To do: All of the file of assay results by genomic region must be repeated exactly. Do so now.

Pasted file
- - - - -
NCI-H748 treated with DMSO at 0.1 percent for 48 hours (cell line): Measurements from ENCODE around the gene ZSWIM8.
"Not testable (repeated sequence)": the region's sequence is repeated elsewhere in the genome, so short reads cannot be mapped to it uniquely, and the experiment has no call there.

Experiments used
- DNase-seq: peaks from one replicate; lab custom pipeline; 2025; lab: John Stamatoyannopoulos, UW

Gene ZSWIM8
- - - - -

NCI-H748 treated with DMSO at 0.1 percent for 48 hours (cell line): Measurements from ENCODE around the gene ZSWIM8.
"Not testable (repeated sequence)": the region's sequence is repeated elsewhere in the genome, so short reads cannot be mapped to it uniquely, and the experiment has no call there.

Experiments used
- DNase-seq: peaks from one replicate; lab custom pipeline; 2025; lab: John Stamatoyannopoulos, UW

Gene ZSWIM8